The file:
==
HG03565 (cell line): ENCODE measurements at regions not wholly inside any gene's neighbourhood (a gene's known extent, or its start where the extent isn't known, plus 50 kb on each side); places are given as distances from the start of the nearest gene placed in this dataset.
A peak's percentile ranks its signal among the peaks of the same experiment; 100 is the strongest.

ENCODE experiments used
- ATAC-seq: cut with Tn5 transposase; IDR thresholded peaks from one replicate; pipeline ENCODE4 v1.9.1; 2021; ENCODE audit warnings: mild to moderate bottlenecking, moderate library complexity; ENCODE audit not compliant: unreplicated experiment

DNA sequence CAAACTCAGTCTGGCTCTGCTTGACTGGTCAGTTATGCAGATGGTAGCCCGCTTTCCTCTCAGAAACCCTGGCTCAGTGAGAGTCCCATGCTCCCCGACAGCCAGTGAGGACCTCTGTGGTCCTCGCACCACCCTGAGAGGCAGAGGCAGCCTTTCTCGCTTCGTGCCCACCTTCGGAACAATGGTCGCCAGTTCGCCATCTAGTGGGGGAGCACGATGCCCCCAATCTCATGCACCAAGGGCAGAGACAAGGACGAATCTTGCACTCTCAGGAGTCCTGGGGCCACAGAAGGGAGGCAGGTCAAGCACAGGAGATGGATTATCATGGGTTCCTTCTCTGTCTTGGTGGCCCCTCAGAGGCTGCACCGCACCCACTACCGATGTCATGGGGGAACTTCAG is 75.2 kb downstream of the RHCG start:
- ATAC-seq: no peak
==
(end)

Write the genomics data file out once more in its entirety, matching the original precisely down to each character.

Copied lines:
HG03565 (cell line): ENCODE measurements at regions not wholly inside any gene's neighbourhood (a gene's known extent, or its start where the extent isn't known, plus 50 kb on each side); places are given as distances from the start of the nearest gene placed in this dataset.
A peak's percentile ranks its signal among the peaks of the same experiment; 100 is the strongest.

ENCODE experiments used
- ATAC-seq: cut with Tn5 transposase; IDR thresholded peaks from one replicate; pipeline ENCODE4 v1.9.1; 2021; ENCODE audit warnings: mild to moderate bottlenecking, moderate library complexity; ENCODE audit not compliant: unreplicated experiment

DNA sequence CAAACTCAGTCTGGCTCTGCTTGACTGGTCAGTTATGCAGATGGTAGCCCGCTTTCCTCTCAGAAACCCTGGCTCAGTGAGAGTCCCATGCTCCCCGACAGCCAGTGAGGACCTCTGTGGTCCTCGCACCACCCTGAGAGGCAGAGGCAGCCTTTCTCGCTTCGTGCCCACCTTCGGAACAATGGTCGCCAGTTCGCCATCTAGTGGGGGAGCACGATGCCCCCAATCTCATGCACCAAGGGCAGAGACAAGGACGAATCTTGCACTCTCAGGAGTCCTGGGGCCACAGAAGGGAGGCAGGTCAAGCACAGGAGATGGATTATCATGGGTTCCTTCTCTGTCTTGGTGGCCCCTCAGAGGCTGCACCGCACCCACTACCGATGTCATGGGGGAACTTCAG is 75.2 kb downstream of the RHCG start:
- ATAC-seq: no peak